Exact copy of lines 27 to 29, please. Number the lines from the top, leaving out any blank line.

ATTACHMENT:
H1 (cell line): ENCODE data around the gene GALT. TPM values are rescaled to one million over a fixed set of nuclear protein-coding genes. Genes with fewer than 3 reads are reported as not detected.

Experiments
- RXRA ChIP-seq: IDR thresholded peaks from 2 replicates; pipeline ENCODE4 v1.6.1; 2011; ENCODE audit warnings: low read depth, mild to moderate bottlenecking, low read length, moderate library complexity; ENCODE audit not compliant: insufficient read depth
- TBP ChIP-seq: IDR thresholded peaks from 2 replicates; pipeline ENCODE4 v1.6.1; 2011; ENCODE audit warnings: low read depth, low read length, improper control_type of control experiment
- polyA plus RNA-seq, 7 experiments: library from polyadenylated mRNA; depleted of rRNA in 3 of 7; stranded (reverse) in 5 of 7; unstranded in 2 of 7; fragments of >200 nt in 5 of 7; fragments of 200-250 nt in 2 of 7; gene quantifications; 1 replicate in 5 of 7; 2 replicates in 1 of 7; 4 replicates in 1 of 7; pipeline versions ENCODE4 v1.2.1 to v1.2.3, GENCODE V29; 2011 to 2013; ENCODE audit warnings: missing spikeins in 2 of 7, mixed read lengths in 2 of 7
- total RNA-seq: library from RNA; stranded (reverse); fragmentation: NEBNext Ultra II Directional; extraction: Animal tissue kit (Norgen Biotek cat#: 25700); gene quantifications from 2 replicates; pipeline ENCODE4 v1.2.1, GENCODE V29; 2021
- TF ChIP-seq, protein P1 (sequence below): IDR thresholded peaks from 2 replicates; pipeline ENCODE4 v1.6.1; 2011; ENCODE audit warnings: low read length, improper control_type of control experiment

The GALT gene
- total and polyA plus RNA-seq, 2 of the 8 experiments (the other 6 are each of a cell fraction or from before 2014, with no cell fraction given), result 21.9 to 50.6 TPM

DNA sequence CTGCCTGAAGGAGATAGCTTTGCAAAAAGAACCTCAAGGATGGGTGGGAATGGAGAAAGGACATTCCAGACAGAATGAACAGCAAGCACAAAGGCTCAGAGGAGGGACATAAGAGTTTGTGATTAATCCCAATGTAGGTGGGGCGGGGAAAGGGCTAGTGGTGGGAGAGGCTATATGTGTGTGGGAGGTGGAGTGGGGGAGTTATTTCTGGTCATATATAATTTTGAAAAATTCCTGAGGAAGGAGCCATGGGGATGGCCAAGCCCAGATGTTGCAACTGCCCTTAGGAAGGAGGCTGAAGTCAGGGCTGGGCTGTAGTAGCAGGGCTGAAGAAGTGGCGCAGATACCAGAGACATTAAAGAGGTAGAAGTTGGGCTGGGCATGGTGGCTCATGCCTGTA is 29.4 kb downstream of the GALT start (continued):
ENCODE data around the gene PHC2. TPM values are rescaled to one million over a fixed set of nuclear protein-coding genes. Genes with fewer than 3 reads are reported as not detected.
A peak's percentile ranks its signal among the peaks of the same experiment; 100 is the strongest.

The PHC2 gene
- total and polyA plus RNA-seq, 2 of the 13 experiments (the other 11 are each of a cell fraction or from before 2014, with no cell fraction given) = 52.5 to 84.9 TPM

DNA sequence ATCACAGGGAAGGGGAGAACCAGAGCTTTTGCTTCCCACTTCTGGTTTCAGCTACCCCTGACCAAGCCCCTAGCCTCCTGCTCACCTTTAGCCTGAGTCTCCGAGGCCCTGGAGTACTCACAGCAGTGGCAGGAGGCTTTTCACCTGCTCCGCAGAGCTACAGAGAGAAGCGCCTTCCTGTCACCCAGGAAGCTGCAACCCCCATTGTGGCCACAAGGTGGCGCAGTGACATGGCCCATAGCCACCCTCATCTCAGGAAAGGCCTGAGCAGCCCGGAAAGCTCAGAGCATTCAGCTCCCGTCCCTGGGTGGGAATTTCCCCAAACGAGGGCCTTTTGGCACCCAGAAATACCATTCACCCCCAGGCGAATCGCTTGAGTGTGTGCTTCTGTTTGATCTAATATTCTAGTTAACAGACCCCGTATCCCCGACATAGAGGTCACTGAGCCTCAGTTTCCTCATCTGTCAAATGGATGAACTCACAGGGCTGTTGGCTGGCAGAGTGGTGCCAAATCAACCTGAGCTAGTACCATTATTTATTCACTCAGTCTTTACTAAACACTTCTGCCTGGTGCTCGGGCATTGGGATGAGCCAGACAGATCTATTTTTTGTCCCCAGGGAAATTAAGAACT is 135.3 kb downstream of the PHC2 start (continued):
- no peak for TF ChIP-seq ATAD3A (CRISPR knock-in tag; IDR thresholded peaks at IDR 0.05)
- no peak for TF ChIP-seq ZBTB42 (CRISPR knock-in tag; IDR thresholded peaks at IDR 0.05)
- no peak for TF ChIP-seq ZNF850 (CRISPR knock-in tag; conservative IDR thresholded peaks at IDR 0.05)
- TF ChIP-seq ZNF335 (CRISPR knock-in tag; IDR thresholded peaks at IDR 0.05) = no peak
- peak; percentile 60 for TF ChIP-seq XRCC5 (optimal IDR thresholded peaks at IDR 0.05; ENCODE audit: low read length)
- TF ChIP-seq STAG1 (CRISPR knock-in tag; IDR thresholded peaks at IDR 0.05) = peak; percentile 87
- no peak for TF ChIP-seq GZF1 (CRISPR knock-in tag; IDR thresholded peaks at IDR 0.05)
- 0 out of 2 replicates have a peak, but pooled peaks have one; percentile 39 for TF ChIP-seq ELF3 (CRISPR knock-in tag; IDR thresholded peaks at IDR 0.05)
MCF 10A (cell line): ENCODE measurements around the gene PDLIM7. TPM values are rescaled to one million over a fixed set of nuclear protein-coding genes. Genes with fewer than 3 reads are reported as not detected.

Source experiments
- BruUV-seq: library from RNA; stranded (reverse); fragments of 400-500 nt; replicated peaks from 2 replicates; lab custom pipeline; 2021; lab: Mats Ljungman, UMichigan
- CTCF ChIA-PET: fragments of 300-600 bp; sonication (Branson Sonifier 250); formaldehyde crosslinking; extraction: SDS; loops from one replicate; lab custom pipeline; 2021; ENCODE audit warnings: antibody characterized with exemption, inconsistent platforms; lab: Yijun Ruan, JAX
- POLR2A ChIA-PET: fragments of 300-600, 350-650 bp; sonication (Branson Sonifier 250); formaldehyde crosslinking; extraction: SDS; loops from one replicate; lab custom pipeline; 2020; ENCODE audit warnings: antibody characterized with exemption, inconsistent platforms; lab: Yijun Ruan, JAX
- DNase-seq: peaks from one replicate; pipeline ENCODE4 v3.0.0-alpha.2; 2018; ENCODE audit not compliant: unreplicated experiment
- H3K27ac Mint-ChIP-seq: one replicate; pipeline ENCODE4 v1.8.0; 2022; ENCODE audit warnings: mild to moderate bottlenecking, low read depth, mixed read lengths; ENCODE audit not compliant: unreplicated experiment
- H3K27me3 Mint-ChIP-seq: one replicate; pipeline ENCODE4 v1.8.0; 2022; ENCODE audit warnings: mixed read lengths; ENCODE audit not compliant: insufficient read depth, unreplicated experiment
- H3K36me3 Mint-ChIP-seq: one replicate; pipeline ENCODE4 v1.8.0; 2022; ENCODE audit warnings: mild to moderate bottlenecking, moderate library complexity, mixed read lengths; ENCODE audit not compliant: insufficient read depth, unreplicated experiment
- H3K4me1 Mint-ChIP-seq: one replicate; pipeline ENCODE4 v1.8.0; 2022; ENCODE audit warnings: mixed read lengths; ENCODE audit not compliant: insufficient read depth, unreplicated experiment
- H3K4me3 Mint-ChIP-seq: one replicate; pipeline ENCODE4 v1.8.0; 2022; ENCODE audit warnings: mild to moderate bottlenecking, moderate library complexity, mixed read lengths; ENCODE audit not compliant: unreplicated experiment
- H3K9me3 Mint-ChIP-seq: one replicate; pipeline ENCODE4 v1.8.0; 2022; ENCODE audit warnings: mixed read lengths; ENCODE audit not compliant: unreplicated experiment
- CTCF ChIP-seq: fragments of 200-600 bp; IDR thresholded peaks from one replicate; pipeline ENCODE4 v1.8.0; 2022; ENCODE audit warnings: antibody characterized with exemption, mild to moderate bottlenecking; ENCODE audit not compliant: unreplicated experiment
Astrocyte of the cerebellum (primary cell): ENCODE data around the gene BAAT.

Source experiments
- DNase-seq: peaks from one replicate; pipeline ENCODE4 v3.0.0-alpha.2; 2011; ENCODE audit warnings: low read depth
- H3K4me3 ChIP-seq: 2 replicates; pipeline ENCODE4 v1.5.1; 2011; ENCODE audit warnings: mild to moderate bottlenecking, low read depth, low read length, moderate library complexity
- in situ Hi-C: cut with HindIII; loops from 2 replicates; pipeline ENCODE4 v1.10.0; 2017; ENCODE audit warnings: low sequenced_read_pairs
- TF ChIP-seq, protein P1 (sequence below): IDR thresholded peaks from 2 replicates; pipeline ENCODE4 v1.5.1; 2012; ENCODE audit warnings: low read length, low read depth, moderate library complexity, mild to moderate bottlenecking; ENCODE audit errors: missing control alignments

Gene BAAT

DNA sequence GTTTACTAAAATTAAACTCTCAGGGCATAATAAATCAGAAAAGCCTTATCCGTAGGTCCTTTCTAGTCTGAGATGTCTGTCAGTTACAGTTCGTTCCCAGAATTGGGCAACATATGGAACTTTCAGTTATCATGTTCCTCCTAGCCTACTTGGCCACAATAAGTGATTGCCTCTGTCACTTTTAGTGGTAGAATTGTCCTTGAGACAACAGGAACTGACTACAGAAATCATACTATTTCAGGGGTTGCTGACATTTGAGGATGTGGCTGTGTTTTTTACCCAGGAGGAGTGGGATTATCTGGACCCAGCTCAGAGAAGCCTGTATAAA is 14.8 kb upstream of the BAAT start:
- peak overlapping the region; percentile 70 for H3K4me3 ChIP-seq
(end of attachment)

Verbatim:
- CTCF ChIA-PET: fragments of 300-600 bp; sonication (Branson Sonifier 250); formaldehyde crosslinking; extraction: SDS; loops from one replicate; lab custom pipeline; 2021; ENCODE audit warnings: antibody characterized with exemption, inconsistent platforms; lab: Yijun Ruan, JAX
- POLR2A ChIA-PET: fragments of 300-600, 350-650 bp; sonication (Branson Sonifier 250); formaldehyde crosslinking; extraction: SDS; loops from one replicate; lab custom pipeline; 2020; ENCODE audit warnings: antibody characterized with exemption, inconsistent platforms; lab: Yijun Ruan, JAX
- DNase-seq: peaks from one replicate; pipeline ENCODE4 v3.0.0-alpha.2; 2018; ENCODE audit not compliant: unreplicated experiment